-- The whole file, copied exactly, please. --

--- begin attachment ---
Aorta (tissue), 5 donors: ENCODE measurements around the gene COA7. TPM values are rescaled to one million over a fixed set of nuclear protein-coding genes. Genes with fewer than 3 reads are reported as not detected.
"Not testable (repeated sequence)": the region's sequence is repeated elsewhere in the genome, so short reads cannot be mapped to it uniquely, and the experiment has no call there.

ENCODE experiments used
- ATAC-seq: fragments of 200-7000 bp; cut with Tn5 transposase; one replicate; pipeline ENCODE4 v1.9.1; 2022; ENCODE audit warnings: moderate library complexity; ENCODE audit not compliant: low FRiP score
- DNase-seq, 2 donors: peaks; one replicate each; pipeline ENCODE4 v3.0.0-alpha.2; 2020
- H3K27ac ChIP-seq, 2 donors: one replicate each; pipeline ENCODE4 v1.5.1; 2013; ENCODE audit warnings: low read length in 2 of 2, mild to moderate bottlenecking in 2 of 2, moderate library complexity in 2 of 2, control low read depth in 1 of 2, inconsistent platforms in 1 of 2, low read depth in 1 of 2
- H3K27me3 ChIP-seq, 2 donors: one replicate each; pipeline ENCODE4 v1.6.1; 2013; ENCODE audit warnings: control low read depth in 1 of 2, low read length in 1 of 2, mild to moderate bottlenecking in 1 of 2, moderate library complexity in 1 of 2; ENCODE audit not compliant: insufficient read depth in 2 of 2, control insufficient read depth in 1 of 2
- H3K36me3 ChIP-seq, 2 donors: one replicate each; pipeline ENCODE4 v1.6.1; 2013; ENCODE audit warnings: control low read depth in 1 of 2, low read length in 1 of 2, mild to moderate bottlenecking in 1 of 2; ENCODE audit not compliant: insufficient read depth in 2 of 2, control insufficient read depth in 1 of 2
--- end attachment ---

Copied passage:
Aorta (tissue), 5 donors: ENCODE measurements around the gene COA7. TPM values are rescaled to one million over a fixed set of nuclear protein-coding genes. Genes with fewer than 3 reads are reported as not detected.
"Not testable (repeated sequence)": the region's sequence is repeated elsewhere in the genome, so short reads cannot be mapped to it uniquely, and the experiment has no call there.

ENCODE experiments used
- ATAC-seq: fragments of 200-7000 bp; cut with Tn5 transposase; one replicate; pipeline ENCODE4 v1.9.1; 2022; ENCODE audit warnings: moderate library complexity; ENCODE audit not compliant: low FRiP score
- DNase-seq, 2 donors: peaks; one replicate each; pipeline ENCODE4 v3.0.0-alpha.2; 2020
- H3K27ac ChIP-seq, 2 donors: one replicate each; pipeline ENCODE4 v1.5.1; 2013; ENCODE audit warnings: low read length in 2 of 2, mild to moderate bottlenecking in 2 of 2, moderate library complexity in 2 of 2, control low read depth in 1 of 2, inconsistent platforms in 1 of 2, low read depth in 1 of 2
- H3K27me3 ChIP-seq, 2 donors: one replicate each; pipeline ENCODE4 v1.6.1; 2013; ENCODE audit warnings: control low read depth in 1 of 2, low read length in 1 of 2, mild to moderate bottlenecking in 1 of 2, moderate library complexity in 1 of 2; ENCODE audit not compliant: insufficient read depth in 2 of 2, control insufficient read depth in 1 of 2
- H3K36me3 ChIP-seq, 2 donors: one replicate each; pipeline ENCODE4 v1.6.1; 2013; ENCODE audit warnings: control low read depth in 1 of 2, low read length in 1 of 2, mild to moderate bottlenecking in 1 of 2; ENCODE audit not compliant: insufficient read depth in 2 of 2, control insufficient read depth in 1 of 2